• Hilarious in Hindsight: In an amusing instance of Technology Marches On, the video compilation The Complete Truth About De-evolution was originally released on LaserDisc and featured interstitials from a 1984 film they'd made with Pioneer advertising their LaserDisc technology. When Rhino ported The Complete Truth to DVD, they made the curious decision to keep the LaserDisc ads in place. Especially ironic is Jerry's line, "The technology that simply won't wear out!". The format turned out to be highly susceptible to "laser rot", with a number of faulty discs becoming unplayable due to the oxidation of the aluminum layer. Strangely enough, the DVD was in some places worse off than the LaserDisc - the galleries, for instance, require you to pause your DVD player and go frame-by-frame, or else you will see a barrage of images zip by in a matter of seconds. It wasn't until 2014 when MVD re-released The Complete Truth that some of these quirks were corrected and the LaserDisc ads were put aside as a bonus feature.
    • In the "Jocko Homo" video, Mark Mothersbaugh looks almost exactly like the Eleventh Doctor in his bow tie, glasses, hair and mannerisms.
  • Misattributed Song: A lot of "quirky" New Wave Music songs are attributed to the band. The most notable one is definitely "Dare To Be Stupid" by "Weird Al" Yankovic which is a spot-on parody of their work, even down to the video. Mark Mothersbaugh thought it was so good that he was jealous of Yankovic for coming up with it.
    • These include "Mexican Radio" by Wall of Voodoo and "Pop Muzik" by M.
  • Narm Charm: There's a very oddball, campy aspect to many of Devo's songs and videos, as if really cynical aliens poorly disguised themselves as humans and formed a rock band. Not that fans would have them any other way.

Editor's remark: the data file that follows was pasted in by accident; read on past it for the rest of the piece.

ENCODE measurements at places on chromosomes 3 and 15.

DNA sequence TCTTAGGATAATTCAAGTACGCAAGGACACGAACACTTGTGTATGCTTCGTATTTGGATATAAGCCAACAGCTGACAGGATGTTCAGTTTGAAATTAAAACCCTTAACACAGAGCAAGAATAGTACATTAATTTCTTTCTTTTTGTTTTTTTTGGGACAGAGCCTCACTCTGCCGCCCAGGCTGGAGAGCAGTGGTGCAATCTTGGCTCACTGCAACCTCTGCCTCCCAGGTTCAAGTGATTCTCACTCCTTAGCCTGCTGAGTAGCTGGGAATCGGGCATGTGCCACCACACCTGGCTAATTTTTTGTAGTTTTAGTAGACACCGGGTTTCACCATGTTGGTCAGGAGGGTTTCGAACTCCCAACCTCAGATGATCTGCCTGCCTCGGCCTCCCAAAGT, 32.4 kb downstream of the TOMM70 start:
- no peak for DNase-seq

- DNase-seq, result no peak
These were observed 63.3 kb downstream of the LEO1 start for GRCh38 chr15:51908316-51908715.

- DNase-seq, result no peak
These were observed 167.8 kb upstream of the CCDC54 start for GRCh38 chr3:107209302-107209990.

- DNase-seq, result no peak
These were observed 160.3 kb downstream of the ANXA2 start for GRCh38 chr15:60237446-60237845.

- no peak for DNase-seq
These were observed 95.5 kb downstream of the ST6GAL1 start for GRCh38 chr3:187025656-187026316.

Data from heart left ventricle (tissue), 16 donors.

• Nightmare Fuel: The two Hardcore Devo compilations. As mentioned above, they're demos from 1974 to 1977, and they are some seriously creepy sounding stuff ("U Got Me Bugged" in particular is little more than a loop of high-frequency noise).
    • The robotic voice on "Mechanical Man" is just a little bit terrifying. Then you add the discordant music.
      • Me feel swell. Me work well. Me want what you got.
    • The "Beautiful World" video. Plenty of music videos include mushroom clouds for shock effect, but something about the imagery of a crying, starving child and a '50s cartoon clip about a man suffering from radiation poisoning (from a Public Service Announcement about fallout) is singularly unnerving.
  • Older Than They Think: Many of the band's songs were written and demoed before they were signed to a record label. You can hear some of those demos on the Hardcore albums.
    • Also, the intro video they used on their 1981 New Traditionalists tour features someone wearing a jacket saying "Don't Shoot, I'm A Man" on it, which much later became the title of a song on their album Something For Everybody.
    • "Going Under" started in 1974 as a sludgey guitar demo called "All Of Us", of which two demos were made. As one of the band's earliest songs, the band pretended it was a standard, and reworked it into a Booji Boy led lounge track called "Softcore Mutations" (stated on the track to be performed by The Cummerbunds). "Softcore Mutations" was heavily reworked into an electronic influenced track and played live on their 1979 tour, but not used on either "Duty Now For The Future" or "Freedom Of Choice". This tour version of "Softcore Mutations" was made slightly more electronic and faster paced, and finally studio recorded for New Traditionalists as "Going Under" in 1981. "Going Under" pretty much immediately became a live staple and is beloved by fans. Its age can actually be traced from the way the lyrics are about sex, which was a common feature in their early songs but later gave way to being about the themes of devolution.
    • "Race Of Doom" was based on a song of the same name from 1975, although aside from the repeated chant it is totally different. The demo of "Race Of Doom" has been partly leaked but the full track has not.
  • Seasonal Rot: The band's transition into quirky synth-pop that worked so well on Freedom Of Choice wound up becoming increasingly generic and straightforward within a few years, and whilst New Traditionalists and Oh No Its Devo were well received, the band went too far with 1984's Shout, which was a critical and commercial failure. The failed comeback album, Total Devo only made things worse, and the band, needless to say, don't play anything from those albums anymore (nor anything from the mostly ignored Smooth Noodle Maps).